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Ringing in the Brass, Painting of a Trombone by Jenny Armitage

Ringing in the Brass (8 x8 watercolor on clayboard) SOLD

Trombone bell resting on the bells and facing a flute. My daughter says this one has a Christmasy feel to it and I think she is right. In any case, I like the red and gold.

This painting has sold, but prints available through my print shop and Fine Art America.

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Making the Trash Cans Beautiful

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216, Painting of a Small Town Alley, by Jenny Armitage

216 (9.5 x 13.5 watercolor) $175

This is the same alley I painted for “Alley Shortcut,” but on the opposite side of the street facing the other way.  Once again I’m looking into the sun as it peeks out from the clouds.  This time it’s afternoon sun and it strikes the alley at an angle so the back lit effect is not quite so pronounced.

I must admit I like painting alleys.  There’s something sublime about making trash cans beautiful.

Painted in multiple transparent washes.  Most of the painting has at least five or six transparent layers of paint.  The palette is brown madder, quinacridone rose, cobalt blue, phthalo blue, cerulean blue, and raw sienna.


Or purchase a print from Fine Art America.com.

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Fort Robinson Paintings Times Three

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The View North From Fort Robinson

Through the Wind Break (watercolor 11 x 15) SOLD

I’m just back from an extended vacation that took  me across eastern Oregon, Idaho, Wyoming, The Black Hills of South Dakota, Montana, and  the northwest corner of Nebraska.  These paintings come from that northwest corner of Nebraska,  at Fort Robinson State Park, where my Mother’s family held its family reunion this June.

The cavalry fort was once known as the country-club of the army because of the polo field, golf course, swimming pool, gymnasium and horse trails in and around the camp.  The swimming pool and the horse trails remain for the use of  park visitors.  My paintings depict what was once the polo field and is now pasture for both horses and long-horns.  We hiked into the bluffs and I may do some more detailed painting of them this summer.

I made my first sketch of the field from the shade of our house (0nce the officers’ club and lodging for 65).  I made a short job of it as the wind wanted to carry not only the paper, but also my palette, brushes, and everything else away.  My main objective to was to capture the hills as reference for later paintings.   I removed a number of trees from my line of vision.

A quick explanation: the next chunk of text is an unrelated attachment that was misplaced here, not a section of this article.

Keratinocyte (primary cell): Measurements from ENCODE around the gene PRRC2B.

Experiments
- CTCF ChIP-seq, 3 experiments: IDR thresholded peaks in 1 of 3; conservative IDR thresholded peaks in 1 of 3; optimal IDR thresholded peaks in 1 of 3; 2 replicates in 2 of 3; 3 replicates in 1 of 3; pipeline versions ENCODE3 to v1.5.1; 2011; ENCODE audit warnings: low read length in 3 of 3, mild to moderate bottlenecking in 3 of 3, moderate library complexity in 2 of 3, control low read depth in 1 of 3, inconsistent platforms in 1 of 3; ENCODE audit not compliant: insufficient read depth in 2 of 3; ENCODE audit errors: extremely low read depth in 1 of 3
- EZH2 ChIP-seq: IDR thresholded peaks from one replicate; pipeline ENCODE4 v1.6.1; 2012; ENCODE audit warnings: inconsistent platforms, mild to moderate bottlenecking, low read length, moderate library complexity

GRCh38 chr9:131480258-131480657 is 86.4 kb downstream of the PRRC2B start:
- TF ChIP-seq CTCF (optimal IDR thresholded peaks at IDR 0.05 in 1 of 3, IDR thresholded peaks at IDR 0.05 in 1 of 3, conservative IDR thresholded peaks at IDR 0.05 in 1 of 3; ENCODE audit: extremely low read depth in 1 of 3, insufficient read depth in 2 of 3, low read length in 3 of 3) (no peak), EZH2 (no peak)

Watercolor Sketch of Bluffs to the north of Fort Robinson, Nebraska

Sketch of Nebraska Bluffs at Fort Robinson (watercolor 10 x14) $50.00

Back at home, I decided I liked the trees and set about recording them as the main subject.  They reminded me of the view from numerous parks and rest-stops across the plains states where the view is pleasantly interrupted by a wind break.   Here is my first attempt:

Rocky Hills north of Fort Robinson and Painting by Jenny Armitage

The View From Fort Robinson (watercolor 11 x 16) $150

I wasn’t entirely happy with it although various people visiting the gallery while I painted it liked it.  I have trouble with trees.  Either I put in too much detail, or I put in so little they become bland.  The painting also suffers from lack of punch.  There isn’t enough value contrast and the fence interrupts the view without adding to it.  It is unclear whether the trees or the view are the subject.

For my second attempt I let go of realism and tried to paint the feeling of the cool trees with the dry view beyond.  To do this I placed most of the attention on the trees.  I began by masking everything expect the tree shapes.  Then I got out the large brushes and began adding wet juicy areas of raw sienna and new gamge to the tree tops.  I brushed the trunks with burnt sienna.  Then I washed over the damp yellows with cobalt blue, phthalo blue, and French blue (much like cobalt only darker and not as transparent).  I took the blue down the trunks too.  I allowed back washes and other water marks to form.

The resulting trees are less real, but much more interesting, and though they have a flat feeling to them, they convey the sense of light passing between the leaves and branches.

After removing the mask, I added a light cobalt blue sky.  I added some darker patches of blue around the edges of the leaves too.
Then I used the same palette to add the bluffs and grass working carefully to keep the distant hills blue, pale and receded.   FInally, I added a few small touches of orange mixed from burnt and raw sienna to the edges of the trees to bring out the green of the leaves.

I like the results.

I will do the bluffs again later, closer and in more detail.  They were beautiful to hike in.

I may do the Fort itself eventually too.  It is steeped in history beginning in 1873 when Camp Robinson was established to  to protect the Red Cloud Agency.  The agency was then home to some 13,00 Lakota Sioux most of whom were unhappy with the accommodations and the treaty which led to them.    Crazy Horse died during a rebellion there.  About ten years later, the 9th Calvary, an all black unit known as the Buffalo Soldiers were stationed there.  Eventually the Fort became a remount station in WWII, a prisoner of war camp, and a K-9 training camp.  Pieces of all these permutations remain on the site.

This Through the Windbreak is currently for sale on line at my Etsy shop. The sketch is currently at Art in the Valley, Corvallis, Oregon.

Or purchase prints from my Fine Art America Website.